Is it a good practice to connect the dish washer and laundry machine to the hot water line, instead of the cold water line?
My house has heated water, so this would save energy and time; I wonder if there are any risks or caveats.
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The problems are twofold: too hot for some things and too cold to save much.
A modern washing machine uses surprisingly little water (though top-loaders still use quite a lot). By the time the hot has come through, most front loaders will already be full. At this point the water just cools down in the pipes wasting heat, while the machine's heater has to run. Many programs use cold water for at least the first rinse. If you connect only a hot line you waste more heat at this step. By the final rinse the water will be quite hot. But when you want a cool wash for delicate clothes, the final rinse will still be hot (even if all previous steps aren't) thus ruining expensive clothes.
Some machines may also get confused and refuse to run if the incoming water (expected to be cold) is above the program's setpoint.
Cold feed only is the norm in Europe, specifically to save energy. The only exception would be if hot water is plentiful but electricity is expensive. This is rare.
The situation is similar for dishwashers.
To answer your title: no, or at least probably not given that it's cold feed only
It depends how you heat your domestic hot water.
You won't save a lot. But there are a few net savings that can be made if your house and appliances are designed for this from the beginning.
Switching from cold water to a new hot water feeding system is a questionable choice, as it will pay off only after a long time.
Here is a sum up for each energy for Dish Washer (DW) and Laundry Machine (LM). See below for calculation details, this is not meant to be accurate but to give an idea of how little is at stakes. Numbers are savings, in dollars per year, and in Primary Energy (PE) percent, compared to electricity from a fossil fuel power plant (i.e. higher numbers are better).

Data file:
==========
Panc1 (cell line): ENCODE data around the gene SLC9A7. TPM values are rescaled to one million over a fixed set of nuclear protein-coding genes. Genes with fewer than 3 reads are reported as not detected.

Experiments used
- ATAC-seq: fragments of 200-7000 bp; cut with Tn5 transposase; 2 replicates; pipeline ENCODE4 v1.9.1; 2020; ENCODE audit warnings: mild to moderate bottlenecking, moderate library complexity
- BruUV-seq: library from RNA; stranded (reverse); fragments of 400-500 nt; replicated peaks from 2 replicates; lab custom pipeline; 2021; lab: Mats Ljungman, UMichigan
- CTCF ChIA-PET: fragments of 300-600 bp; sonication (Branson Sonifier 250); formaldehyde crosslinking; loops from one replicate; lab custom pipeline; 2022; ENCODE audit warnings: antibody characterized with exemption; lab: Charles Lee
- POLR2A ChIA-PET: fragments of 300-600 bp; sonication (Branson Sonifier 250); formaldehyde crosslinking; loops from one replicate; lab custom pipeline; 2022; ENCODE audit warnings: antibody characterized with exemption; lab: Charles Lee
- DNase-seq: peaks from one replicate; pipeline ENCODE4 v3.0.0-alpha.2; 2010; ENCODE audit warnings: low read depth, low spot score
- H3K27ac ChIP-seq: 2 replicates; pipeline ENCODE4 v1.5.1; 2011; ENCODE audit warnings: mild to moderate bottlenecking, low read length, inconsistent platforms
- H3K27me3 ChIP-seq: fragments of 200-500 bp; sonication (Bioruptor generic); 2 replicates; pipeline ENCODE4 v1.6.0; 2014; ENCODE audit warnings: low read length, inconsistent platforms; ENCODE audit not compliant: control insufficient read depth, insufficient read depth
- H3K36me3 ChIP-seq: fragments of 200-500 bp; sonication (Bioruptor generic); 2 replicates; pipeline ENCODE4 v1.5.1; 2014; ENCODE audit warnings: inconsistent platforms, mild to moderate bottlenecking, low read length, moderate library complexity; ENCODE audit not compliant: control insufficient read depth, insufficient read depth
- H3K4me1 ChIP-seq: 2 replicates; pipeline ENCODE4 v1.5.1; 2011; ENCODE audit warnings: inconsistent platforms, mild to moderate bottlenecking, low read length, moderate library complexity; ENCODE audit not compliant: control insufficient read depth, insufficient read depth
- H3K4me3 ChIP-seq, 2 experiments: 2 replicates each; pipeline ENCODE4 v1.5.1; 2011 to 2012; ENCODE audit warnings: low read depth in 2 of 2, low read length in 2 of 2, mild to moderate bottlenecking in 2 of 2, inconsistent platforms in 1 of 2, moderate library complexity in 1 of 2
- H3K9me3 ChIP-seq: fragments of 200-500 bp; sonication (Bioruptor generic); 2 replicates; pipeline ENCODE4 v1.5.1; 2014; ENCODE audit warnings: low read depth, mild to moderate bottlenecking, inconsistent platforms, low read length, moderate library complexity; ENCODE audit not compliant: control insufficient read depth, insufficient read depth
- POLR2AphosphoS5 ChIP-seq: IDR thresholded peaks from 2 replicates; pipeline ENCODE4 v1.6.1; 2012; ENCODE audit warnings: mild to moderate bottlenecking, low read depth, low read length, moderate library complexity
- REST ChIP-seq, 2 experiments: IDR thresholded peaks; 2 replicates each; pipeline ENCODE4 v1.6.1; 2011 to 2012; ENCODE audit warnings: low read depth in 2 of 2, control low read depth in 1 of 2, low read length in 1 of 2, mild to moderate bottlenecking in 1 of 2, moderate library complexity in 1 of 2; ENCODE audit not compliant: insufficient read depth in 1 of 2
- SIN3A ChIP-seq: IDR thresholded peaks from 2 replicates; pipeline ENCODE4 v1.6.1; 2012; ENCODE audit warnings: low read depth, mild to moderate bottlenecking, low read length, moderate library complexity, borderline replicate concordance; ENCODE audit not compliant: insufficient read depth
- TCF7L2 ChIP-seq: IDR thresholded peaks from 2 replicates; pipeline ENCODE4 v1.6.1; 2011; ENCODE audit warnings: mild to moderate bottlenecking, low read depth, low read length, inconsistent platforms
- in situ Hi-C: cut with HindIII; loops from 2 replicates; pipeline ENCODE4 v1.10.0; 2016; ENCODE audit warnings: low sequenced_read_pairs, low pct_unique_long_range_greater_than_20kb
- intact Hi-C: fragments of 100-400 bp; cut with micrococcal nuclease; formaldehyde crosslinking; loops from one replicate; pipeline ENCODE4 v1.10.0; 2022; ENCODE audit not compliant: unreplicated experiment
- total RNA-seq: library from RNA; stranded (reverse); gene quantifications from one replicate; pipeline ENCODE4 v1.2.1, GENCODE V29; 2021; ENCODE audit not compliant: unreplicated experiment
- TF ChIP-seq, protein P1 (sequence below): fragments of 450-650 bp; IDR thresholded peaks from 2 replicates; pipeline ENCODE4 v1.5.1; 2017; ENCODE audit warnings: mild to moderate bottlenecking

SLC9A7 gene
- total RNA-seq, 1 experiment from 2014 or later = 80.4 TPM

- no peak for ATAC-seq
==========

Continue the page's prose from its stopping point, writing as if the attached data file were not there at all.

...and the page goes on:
Energy | DW ($) | LM* ($) | PE % -------------|--------|---------|------ Electric | $0 | $0 | 0% Heat pump | $7 | $13 | 66% Propane | $2 | $4 | 54% Solar | $11** | $20** | 100%** Cogeneration | ??*** | ??*** | 100%
* These numbers assume your laundry machine has two water inputs, as they use cold water for rinsing ; providing hot water instead is likely to waste more energy and money than you can save.
** Assuming all your water use can take advantage of your solar heating. This clearly needs refinement as your solar heated water might not be warmed enough, or not available depending on when you use it. Also what you use for laundry isn't usable for something else, so you might end up consuming more backup heat power.
*** I haven't found any price information for cogeneration heat.
A dish washer uses only hot water. Providing it from a better heating system is beneficial. However you will loose a little bit in the pipe between your central boiler and the dish washer.
The question I don't know how to answer is: can you do that with a dish washer that's not designed for it? I don't know. I don't see why not (it should use a thermostat, so it shouldn't heat again already hot water), but I'm not sure.
A laundry machine designed for hot water feeding uses both hot and cold water. Rinsing is made with cold water to save energy. Providing only hot water (to a machine that is not designed for it) is likely to waste energy, even if you efficiently heat it.
I've heard of devices with two inputs and one output, that you place before you laundry machine input, that will mix cold and hot water and use a timer to feed hot water, so that you rinse with cold water. It would allow upgrading an existing installation. I have no feedback on the effectiveness of such devices. In any case, the additional cost will take a lot of time to pay off.
Replacing a laundry machine only to save energy by feeding it with hot water is unlikely to ever pay off. The ecological impact is very questionable as well.
I do not account for heat losses during the cycle, because those are the same whether you feed it with cold or hot water. Same reasoning for other electric costs, such as pumps, drum rotation, etc. So you dish and laundry actually costs more than the figures here, but you won't make savings on these additional costs by feeding hot water instead of cold water.
What I'm calculating below is the cost for heating input cold water with the built-in electric heater of your device. The actual savings you can make depend on the fraction that you can save for each liter of hot water (see the table at the top of this answer), by using a more efficient central boiler.
One cycle uses around 15L, of which 1.5L comes cold in all cases, so 13.5kg. You need 4.18KJ/kg/K * 13.5kg * 40K = 2257KJ = 627Wh. If you need 150 cycles per year, that's 94kWh per year, about $11 per year.
Same calculation, but for 50L-1.5L of water at 40°C: 4.18KJ/kg/K * 48.5kg * 30K = 6082KJ = 1689Wh. If you need 100 cycles per year, that's 169kWh per year, about $20 per year.